PORT-AU-PRINCE, Haiti – Prime Minister Laurent Lamothe kept Haiti in suspense early Sunday as he delayed a speech on a possible resignation in the wake of violent anti-government protests and a commission's call for him to step down.
Lamothe announced via Twitter on Saturday he would deliver a speech later in the day, but midnight passed without a statement.
Damian Merlo, an adviser for Lamothe, tweeted shortly before midnight that the prime minister was rehearsing his speech.
"It's an important one and needs to be precise — please hang tight," he wrote.
President Michel Martelly said earlier he accepted the findings of the commission that had recommended Lamothe's replacement, though he did not explicitly say the prime minister would resign.
Martelly appointed Lamothe as prime minister in 2012, and some political analysts believe Lamothe might seek the presidency in upcoming elections.
Haiti's capital has endured a growing number of violent demonstrations demanding long-delayed elections and the resignations of Lamothe as well as Martelly.
On Saturday, one man was found dead in a protest in Port-Au-Prince during clashes with police who were firing tear gas. It was not immediately clear how the man died, although he was shot at least once in the wrist. Demonstrations also spread to other towns, including Gonaives and Cap-Haitien.
The unrest followed a demonstration Friday in which U.N. peacekeeping troops opened fire on a crowd that marched through Port-au-Prince, set tires on fire and skirmished with troops and police.
Martelly has been under pressure to call elections, which have been expected since 2011. His administration blames the delay on six opposition senators who contend legislation that would authorize the vote unfairly favors the government.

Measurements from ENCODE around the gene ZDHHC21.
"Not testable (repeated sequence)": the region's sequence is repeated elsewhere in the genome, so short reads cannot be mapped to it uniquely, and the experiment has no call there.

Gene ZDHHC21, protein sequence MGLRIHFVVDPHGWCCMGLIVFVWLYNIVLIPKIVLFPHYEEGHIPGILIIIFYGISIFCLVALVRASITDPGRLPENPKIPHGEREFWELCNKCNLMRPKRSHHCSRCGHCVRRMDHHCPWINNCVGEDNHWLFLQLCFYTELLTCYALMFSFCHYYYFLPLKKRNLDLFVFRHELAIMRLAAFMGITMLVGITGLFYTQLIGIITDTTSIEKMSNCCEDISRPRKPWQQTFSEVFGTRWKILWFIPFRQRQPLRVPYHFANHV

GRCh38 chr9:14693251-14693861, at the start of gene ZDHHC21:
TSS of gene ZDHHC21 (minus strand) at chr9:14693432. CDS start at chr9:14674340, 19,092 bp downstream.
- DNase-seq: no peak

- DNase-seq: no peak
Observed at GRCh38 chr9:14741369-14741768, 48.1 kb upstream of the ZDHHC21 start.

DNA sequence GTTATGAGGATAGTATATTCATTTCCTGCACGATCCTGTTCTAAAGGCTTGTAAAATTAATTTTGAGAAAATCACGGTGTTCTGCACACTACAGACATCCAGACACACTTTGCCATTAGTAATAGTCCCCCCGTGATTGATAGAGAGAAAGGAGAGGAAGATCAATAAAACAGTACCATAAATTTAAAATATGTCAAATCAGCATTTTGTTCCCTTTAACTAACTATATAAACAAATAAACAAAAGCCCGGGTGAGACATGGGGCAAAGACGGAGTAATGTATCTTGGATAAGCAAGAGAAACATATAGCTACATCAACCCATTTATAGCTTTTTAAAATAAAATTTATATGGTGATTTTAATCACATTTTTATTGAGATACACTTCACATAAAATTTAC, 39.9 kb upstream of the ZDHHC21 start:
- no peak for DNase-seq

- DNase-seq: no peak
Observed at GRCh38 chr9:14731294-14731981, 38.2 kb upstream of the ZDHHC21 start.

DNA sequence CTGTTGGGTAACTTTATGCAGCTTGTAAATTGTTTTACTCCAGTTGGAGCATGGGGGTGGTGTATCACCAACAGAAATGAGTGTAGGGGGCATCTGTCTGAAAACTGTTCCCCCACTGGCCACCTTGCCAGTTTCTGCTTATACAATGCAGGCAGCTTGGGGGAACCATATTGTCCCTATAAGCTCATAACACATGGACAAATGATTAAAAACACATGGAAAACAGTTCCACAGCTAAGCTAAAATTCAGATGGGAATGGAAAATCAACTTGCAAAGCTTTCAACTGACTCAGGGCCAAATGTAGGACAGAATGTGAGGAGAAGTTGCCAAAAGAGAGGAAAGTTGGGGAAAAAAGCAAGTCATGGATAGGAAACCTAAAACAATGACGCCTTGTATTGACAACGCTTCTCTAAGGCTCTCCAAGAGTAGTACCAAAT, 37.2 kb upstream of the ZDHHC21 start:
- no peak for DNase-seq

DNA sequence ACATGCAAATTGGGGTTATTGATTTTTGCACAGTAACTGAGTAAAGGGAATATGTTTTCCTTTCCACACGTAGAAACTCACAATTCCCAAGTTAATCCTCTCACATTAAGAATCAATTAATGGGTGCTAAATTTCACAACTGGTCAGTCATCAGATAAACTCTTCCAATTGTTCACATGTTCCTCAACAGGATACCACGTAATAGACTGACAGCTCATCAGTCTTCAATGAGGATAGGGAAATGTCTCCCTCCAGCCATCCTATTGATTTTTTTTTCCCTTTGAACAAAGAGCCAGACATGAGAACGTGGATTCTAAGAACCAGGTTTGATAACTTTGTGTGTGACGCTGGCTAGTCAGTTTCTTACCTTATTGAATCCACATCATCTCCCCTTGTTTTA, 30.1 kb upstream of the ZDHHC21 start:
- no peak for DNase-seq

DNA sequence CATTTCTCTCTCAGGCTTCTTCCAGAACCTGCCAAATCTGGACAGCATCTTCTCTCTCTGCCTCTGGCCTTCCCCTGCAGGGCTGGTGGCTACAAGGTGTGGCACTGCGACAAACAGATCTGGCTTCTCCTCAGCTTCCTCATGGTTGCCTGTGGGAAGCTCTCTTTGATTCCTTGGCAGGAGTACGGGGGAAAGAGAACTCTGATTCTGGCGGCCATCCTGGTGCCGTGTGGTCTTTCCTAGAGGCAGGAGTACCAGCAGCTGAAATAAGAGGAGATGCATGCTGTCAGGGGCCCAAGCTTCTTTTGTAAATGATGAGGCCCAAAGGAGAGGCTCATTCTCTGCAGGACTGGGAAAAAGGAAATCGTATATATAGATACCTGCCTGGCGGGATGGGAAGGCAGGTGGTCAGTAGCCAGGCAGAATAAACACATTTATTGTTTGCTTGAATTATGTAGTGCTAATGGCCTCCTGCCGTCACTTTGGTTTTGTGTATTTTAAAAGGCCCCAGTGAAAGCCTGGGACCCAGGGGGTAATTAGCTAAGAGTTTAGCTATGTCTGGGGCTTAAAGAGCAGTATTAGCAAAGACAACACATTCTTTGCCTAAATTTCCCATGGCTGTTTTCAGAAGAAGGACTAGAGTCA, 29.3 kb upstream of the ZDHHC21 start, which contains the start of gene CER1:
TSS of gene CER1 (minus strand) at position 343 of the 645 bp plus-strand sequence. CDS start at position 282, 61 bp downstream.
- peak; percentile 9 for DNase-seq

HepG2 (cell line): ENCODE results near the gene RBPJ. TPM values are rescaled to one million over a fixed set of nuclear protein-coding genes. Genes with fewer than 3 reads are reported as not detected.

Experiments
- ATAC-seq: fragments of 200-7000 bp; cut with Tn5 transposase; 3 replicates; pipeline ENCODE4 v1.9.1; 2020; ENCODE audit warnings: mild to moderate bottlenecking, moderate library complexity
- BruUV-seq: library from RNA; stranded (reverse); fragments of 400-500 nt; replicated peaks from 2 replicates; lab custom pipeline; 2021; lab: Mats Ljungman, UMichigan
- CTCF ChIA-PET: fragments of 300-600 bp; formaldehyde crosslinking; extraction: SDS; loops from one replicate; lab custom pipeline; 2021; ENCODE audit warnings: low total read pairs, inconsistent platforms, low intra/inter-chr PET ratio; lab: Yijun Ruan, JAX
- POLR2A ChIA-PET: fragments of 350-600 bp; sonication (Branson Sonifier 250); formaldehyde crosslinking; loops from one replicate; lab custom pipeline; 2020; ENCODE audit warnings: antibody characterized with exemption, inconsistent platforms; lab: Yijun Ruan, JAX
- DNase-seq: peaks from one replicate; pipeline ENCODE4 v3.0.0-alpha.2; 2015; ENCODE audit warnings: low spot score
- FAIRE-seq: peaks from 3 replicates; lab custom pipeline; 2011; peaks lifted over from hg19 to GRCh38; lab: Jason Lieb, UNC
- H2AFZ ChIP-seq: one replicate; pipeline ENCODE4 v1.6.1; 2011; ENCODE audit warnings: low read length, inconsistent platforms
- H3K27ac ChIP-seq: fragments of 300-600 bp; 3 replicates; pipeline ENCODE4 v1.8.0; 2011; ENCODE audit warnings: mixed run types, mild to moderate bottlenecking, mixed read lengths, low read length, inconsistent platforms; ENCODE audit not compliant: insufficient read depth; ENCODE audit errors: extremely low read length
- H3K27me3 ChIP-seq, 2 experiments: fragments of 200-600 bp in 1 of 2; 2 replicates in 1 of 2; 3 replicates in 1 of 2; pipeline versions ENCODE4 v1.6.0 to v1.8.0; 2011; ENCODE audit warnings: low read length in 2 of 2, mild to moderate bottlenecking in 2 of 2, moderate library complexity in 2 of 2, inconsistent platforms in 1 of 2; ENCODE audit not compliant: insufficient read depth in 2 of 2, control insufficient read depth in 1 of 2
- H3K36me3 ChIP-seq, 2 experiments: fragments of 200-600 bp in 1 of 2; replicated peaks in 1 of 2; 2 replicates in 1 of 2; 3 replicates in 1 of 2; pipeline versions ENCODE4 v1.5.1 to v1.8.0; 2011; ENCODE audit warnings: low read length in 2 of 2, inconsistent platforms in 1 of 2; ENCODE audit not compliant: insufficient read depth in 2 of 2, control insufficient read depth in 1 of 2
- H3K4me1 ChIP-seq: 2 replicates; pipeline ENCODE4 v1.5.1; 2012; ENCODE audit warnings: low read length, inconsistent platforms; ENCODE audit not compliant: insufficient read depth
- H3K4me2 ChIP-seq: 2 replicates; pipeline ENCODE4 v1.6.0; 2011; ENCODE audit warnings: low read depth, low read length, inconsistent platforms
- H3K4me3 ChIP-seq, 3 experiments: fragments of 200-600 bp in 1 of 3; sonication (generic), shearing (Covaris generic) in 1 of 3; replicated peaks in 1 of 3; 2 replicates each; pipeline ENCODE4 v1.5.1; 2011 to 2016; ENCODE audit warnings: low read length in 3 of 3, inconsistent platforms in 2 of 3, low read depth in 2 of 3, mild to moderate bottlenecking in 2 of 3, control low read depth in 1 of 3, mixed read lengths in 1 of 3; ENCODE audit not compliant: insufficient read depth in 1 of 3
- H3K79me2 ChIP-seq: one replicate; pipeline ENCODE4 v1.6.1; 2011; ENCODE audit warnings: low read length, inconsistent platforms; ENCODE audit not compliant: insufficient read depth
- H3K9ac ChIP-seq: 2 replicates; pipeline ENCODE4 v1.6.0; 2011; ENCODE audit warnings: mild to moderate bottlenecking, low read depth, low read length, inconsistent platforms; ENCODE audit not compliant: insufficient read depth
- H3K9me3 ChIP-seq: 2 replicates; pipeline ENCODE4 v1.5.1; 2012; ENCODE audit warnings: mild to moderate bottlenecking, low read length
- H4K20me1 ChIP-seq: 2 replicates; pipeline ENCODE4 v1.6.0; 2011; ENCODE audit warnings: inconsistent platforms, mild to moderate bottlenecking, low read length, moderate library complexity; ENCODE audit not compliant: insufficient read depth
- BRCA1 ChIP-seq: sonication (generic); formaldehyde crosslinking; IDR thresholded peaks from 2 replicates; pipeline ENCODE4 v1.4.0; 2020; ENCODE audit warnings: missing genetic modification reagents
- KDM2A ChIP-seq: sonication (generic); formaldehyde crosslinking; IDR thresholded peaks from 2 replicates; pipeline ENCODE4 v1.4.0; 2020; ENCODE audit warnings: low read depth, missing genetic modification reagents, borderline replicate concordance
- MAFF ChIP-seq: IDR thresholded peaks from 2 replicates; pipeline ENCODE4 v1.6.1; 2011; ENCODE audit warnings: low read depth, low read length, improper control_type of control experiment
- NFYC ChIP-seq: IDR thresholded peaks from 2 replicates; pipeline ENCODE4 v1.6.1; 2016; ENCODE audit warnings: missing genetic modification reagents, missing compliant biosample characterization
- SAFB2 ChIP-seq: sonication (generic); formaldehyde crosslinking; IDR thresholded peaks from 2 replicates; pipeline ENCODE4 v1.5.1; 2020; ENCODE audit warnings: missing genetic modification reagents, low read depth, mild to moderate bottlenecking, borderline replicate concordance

The commission set up to break the impasse recommended that Lamothe resign, along with the head of the Supreme Court and current members of Haiti's Provisional Electoral Council. It also called for the release of several "political prisoners."
Speaking to the nation late Friday, Martelly said he accepted the commission's findings and that Lamothe was prepared to make a sacrifice and resign. Lamothe was at the announcement but did not speak.
Martelly said he would meet Monday with government officials to discuss the commission's report.
Administration officials have insisted the government wants to hold the elections. The terms of 10 senators expire in mid-January and Parliament will be dissolved, meaning Martelly would rule by decree.
If Lamothe resigns, it would further complicate the political situation because nominations of a prime minister require approval from Parliament and it is unclear whether someone would be nominated before Parliament is dissolved, said Michael Deibert, author of "Notes from the Last Testament: The Struggle for Haiti."
He noted that Lamothe was Martelly's third nomination for prime minister during a drawn-out selection process.
"Without a functioning Parliament and without a prime minister, I'm afraid it could be a tumultuous time in January," Deibert said in a phone interview from Cap-Haitien.
He warned that political instability would undermine confidence in the government and the confidence that the international community has in Haiti in terms of investment.
"That's not an image that Haiti wants to project to the world," Deibert said.
Coto reported from San Juan, Puerto Rico